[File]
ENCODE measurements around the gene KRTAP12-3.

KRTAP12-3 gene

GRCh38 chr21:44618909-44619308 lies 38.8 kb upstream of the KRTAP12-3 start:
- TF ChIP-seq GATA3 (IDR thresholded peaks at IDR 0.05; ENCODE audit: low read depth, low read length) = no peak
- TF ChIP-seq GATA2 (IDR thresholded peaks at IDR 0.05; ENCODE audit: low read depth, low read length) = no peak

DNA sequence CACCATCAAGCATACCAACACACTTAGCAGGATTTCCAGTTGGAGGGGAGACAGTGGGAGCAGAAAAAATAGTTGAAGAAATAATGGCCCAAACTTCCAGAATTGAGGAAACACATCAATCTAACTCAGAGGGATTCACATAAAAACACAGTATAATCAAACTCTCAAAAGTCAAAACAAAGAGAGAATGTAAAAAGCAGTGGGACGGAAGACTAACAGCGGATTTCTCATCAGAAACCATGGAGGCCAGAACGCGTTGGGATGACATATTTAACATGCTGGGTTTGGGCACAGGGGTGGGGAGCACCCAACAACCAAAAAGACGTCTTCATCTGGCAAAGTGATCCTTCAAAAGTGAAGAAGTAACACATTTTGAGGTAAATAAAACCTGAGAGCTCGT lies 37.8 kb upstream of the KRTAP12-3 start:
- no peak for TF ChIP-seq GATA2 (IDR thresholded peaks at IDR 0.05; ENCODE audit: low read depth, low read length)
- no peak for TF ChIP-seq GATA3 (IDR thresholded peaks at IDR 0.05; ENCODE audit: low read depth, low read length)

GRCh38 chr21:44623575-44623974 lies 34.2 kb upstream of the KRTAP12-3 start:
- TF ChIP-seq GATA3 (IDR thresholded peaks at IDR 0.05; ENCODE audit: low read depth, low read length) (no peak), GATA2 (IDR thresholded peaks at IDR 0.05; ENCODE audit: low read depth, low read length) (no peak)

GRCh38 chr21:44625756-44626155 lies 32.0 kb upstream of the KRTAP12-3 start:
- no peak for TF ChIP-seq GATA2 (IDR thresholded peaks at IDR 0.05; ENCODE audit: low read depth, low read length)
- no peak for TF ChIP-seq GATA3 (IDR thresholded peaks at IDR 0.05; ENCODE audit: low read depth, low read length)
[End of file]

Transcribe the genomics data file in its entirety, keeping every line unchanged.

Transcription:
ENCODE measurements around the gene KRTAP12-3.

KRTAP12-3 gene

GRCh38 chr21:44618909-44619308 lies 38.8 kb upstream of the KRTAP12-3 start:
- TF ChIP-seq GATA3 (IDR thresholded peaks at IDR 0.05; ENCODE audit: low read depth, low read length) = no peak
- TF ChIP-seq GATA2 (IDR thresholded peaks at IDR 0.05; ENCODE audit: low read depth, low read length) = no peak

DNA sequence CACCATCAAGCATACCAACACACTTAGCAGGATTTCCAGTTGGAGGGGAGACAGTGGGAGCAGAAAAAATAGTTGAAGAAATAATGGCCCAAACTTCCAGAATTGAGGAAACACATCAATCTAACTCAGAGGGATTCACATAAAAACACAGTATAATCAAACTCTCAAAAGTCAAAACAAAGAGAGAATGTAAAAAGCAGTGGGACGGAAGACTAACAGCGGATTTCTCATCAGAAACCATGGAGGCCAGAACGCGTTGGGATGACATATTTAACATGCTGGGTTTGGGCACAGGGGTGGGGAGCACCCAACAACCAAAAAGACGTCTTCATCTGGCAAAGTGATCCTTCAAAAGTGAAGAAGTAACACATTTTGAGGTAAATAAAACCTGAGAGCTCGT lies 37.8 kb upstream of the KRTAP12-3 start:
- no peak for TF ChIP-seq GATA2 (IDR thresholded peaks at IDR 0.05; ENCODE audit: low read depth, low read length)
- no peak for TF ChIP-seq GATA3 (IDR thresholded peaks at IDR 0.05; ENCODE audit: low read depth, low read length)

GRCh38 chr21:44623575-44623974 lies 34.2 kb upstream of the KRTAP12-3 start:
- TF ChIP-seq GATA3 (IDR thresholded peaks at IDR 0.05; ENCODE audit: low read depth, low read length) (no peak), GATA2 (IDR thresholded peaks at IDR 0.05; ENCODE audit: low read depth, low read length) (no peak)

GRCh38 chr21:44625756-44626155 lies 32.0 kb upstream of the KRTAP12-3 start:
- no peak for TF ChIP-seq GATA2 (IDR thresholded peaks at IDR 0.05; ENCODE audit: low read depth, low read length)
- no peak for TF ChIP-seq GATA3 (IDR thresholded peaks at IDR 0.05; ENCODE audit: low read depth, low read length)